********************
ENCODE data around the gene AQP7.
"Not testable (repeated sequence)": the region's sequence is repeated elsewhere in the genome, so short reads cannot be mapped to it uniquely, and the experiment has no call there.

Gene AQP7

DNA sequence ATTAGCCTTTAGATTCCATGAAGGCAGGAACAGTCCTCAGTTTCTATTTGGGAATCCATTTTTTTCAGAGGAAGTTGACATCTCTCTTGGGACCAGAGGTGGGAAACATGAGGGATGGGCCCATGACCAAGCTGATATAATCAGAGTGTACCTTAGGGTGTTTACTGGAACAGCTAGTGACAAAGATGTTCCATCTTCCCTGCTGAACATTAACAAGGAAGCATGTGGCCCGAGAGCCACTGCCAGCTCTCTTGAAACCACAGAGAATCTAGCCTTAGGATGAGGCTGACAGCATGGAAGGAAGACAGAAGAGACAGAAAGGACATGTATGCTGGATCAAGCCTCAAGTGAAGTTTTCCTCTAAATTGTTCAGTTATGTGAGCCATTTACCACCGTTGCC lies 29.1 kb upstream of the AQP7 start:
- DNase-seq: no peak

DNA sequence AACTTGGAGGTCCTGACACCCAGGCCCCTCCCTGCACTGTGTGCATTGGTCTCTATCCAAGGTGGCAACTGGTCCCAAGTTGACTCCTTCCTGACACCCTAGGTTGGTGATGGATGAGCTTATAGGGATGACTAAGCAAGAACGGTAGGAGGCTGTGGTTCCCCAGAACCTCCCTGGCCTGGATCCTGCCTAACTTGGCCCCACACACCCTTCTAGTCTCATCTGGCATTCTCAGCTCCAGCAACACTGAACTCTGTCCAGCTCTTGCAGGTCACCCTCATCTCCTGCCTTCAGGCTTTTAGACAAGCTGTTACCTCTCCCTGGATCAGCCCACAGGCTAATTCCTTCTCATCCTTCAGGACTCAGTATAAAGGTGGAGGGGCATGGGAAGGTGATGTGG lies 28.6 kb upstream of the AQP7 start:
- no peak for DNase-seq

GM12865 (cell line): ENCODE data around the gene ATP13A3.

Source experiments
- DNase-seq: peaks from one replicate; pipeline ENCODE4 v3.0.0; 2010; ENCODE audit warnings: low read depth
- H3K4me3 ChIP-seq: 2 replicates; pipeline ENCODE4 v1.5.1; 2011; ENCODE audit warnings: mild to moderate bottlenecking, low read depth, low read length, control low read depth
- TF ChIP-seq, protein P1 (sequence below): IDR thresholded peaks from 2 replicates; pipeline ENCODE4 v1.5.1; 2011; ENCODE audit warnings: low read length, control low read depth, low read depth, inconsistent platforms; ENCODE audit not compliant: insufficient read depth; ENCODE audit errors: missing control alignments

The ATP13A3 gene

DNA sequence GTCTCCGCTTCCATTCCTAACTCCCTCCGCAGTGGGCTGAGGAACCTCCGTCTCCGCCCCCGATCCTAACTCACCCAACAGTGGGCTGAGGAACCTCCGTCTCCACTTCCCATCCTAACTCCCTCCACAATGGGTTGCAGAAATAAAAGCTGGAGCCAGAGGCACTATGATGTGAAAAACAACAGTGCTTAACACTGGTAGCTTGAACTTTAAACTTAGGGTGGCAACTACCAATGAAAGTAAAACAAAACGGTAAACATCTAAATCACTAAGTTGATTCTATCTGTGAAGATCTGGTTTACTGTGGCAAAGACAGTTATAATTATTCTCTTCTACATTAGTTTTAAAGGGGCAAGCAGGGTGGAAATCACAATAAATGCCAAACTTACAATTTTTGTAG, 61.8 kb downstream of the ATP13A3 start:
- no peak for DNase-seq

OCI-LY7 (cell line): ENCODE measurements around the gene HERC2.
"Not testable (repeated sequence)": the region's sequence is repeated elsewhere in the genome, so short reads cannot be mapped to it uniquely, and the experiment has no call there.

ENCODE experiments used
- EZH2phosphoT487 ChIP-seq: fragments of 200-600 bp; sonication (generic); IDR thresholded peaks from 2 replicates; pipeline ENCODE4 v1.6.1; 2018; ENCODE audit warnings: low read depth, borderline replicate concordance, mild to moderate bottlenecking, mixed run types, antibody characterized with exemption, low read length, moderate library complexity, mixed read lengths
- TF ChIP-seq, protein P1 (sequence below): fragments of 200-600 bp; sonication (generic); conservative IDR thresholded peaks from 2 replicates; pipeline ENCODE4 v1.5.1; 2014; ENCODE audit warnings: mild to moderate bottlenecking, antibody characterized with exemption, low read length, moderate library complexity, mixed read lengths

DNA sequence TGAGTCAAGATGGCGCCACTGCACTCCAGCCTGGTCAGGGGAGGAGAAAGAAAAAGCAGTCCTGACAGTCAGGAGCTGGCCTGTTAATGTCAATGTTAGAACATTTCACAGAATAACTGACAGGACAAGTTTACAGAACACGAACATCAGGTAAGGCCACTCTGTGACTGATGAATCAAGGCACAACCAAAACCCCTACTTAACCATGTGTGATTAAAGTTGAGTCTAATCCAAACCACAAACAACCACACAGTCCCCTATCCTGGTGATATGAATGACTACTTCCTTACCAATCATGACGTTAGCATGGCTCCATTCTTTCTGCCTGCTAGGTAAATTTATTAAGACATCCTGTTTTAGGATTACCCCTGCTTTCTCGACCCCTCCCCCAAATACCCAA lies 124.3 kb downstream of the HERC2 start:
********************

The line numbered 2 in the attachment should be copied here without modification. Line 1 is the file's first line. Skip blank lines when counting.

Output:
"Not testable (repeated sequence)": the region's sequence is repeated elsewhere in the genome, so short reads cannot be mapped to it uniquely, and the experiment has no call there.